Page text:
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Texas’ rental assistance program will soon run out of money

Drivers in Montrose call on Houston to freeze rent, on Friday, May 1, 2020.
Don Geraci
Houston Public Media
Drivers in Montrose call on Houston to freeze rent, on Friday, May 1, 2020.

The program has spent most of the $1.9 billion it received from the federal government over the past year to help renters struggling during the pandemic pay their rent and utility bills and avoid evictions.

The program had approved more than $1.2 billion in funds to help more than 223,000 households so far , according to a n update on Tuesday from the Texas Department of Housing and Community Affairs. But the program is on its way to run out of money soon.

“Due to the amount of applications currently being reviewed and the amount of funding left, TDHCA anticipates shutting down intake of applications by COB Friday,” the update said.

A Wednesday press release announcing the Friday portal closure said the department has $680 million left to disburse.

“None of us saw this coming,” said Stuart Campbell, a lawyer with the nonprofitDallas Eviction Advocacy Center. He said housing advocates like him were disappointed they weren’t given more notice.

“Right now, as it stands, starting next Monday, there’s a chance that people will start getting evicted at a much higher rate because they’re not able to apply [for state help],” Campbell said.

Many of Texas’ bigger cities and counties also received rental assistance funds from the Treasury. While some still have funds available, others have also run out. The Dallas housing authority — called DHA, Housing Solutions for North Texas — has exhausted its rental assistance funds, according to a notification on its website.

“If you live in the city of Dallas right now, your only option is to apply to DHA and hope they get more money, or go to one of the non -governmental organizations that may have some money, like the United Way or Catholic Charities,” Campbell said. “Hopefully some of these churches [and nonprofits] can supply rental assistance where the governmental bodies have run out.”

Despite arocky start, the Texas Rent Relief Program has consistently outperformed other states in getting vital assistance to renters battered by the pandemic’s economic devastation. Still, the program continues to face complaints about errors and the slow pace of application processing.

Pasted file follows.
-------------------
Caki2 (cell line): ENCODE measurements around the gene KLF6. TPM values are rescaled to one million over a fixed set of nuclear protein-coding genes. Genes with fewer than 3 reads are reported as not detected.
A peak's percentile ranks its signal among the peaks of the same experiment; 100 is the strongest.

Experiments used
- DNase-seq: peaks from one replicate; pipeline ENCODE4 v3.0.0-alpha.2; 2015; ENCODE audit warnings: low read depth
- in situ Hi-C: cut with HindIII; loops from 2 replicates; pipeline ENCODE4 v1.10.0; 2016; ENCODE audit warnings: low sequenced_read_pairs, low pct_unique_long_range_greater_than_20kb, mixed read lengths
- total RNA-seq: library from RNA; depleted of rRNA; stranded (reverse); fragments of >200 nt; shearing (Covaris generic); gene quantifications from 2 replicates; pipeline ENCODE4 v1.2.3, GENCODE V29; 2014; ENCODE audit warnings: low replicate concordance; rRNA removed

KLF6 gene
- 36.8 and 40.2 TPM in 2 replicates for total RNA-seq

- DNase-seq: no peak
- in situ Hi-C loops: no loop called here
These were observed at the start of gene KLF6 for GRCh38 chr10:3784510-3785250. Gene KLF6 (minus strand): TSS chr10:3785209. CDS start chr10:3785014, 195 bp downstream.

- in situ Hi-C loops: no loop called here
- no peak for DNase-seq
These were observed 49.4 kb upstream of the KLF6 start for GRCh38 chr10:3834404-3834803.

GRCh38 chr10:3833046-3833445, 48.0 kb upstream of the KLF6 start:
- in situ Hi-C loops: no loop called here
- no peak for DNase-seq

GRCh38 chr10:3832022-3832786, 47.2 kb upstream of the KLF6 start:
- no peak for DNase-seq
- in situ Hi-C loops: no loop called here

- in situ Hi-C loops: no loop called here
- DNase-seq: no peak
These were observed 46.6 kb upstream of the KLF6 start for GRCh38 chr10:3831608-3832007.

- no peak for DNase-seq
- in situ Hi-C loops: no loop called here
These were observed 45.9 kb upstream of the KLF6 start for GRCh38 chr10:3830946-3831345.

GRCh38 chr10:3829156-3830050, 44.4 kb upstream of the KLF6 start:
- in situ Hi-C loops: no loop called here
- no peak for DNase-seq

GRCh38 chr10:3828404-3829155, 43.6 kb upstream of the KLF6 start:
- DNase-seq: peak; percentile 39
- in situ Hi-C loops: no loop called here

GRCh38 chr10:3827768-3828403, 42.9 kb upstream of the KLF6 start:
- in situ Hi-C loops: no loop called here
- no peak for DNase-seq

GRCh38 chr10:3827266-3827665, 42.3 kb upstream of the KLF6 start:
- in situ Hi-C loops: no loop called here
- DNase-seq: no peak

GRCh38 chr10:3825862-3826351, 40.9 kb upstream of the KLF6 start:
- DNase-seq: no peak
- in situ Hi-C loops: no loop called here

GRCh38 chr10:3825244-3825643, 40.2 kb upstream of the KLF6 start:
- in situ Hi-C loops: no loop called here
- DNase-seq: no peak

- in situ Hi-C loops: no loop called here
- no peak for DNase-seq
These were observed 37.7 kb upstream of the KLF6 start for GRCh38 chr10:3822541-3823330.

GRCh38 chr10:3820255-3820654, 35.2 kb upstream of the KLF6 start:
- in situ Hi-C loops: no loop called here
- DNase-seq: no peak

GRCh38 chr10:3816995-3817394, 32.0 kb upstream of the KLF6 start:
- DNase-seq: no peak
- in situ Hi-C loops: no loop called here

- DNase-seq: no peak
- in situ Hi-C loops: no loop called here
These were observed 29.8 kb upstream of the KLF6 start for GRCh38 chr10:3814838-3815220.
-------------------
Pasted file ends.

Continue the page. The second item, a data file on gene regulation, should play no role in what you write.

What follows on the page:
According to the TDHCA, first-time applicants are waiting 69 days, on average, to learn if their application has been approved. The program expedites applications for people whose landlords have filed an eviction case against them. That expedited process still takes 32 days.

“That requires a lot of buy-in from the landlord and property management community. Some would rather get a new tenant and a new application fee and a new first-month’s rent and just take a loss on the old tenant, rather than wait for Texas Rent Relief,” Campbell said.

While the program is slated to stop taking new applications, it could be more of a pause than a full stop.

The Biden administrationannounced plans in September to potentially claw back pandemic rent relief funds from state and local governments that have been slow to get the money to people in need. The administration would then send the money to places, like Texas, that have gotten funds out more efficiently but still have unmet need.

Another potential boon for struggling renters could come from the president’s signature Build Back Better Act, which has been held up by fierce negotiations in Congress.

“TDHCA does plan to request additional re-allocated funds from the Treasury, but the federal agency has yet to announce when those funds will be released,” the agency’s update said.

The massive economic recovery plan (currently $1.75 trillion) would authorize $150 billion in federal funds to bolster affordable housing. About $25 billion of that would go out as new rental assistance, if the bill is passed.

“This would be the most significant single investment in quality, stable, affordable homes for the country’s lowest-income people in history,” said Diane Yentel, president and CEO of the National Low Income Housing Coalition, in astatement.

The Texas Department of Housing and Community Affairs is still encouraging people tostart an application before the portal closes on Friday afternoon. Applicants will then have 21 days to finish the application. The department can’t guarantee funding, but it’ll put applicants in line for whatever funds are still available.

Those who have already applied should expect to find out if they’ve been approved for funding within three months, according to the department.

Texans who need help paying for rent, utilities, or other basic needs can also go to itsHelp for Texans site, which connects individuals with local organizations who may still have funding to help.

KERA’s One Crisis Away project is supported in part by grants from Communities Foundation of Texas and Texas Women’s Foundation.

KERA News is made possible through the generosity of our members. If you find this reporting valuable, consider making a tax-deductible gift today. Thank you.

Got a tip? Christopher Connelly is KERA's One Crisis Away Reporter, exploring life on the financial edge. Email Christopher at cconnelly@kera.org.You can follow Christopher on Twitter @hithisischris.
Copyright 2021 KERA. To see more, visit KERA.

Christopher Connelly is a KERA reporter based in Fort Worth. Christopher joined KERA after a year and a half covering the Maryland legislature for WYPR, the NPR member station in Baltimore. Before that, he was a Joan B. Kroc Fellow at NPR – one of three post-graduates who spend a year working as a reporter, show producer and digital producer at network HQ in Washington, D.C.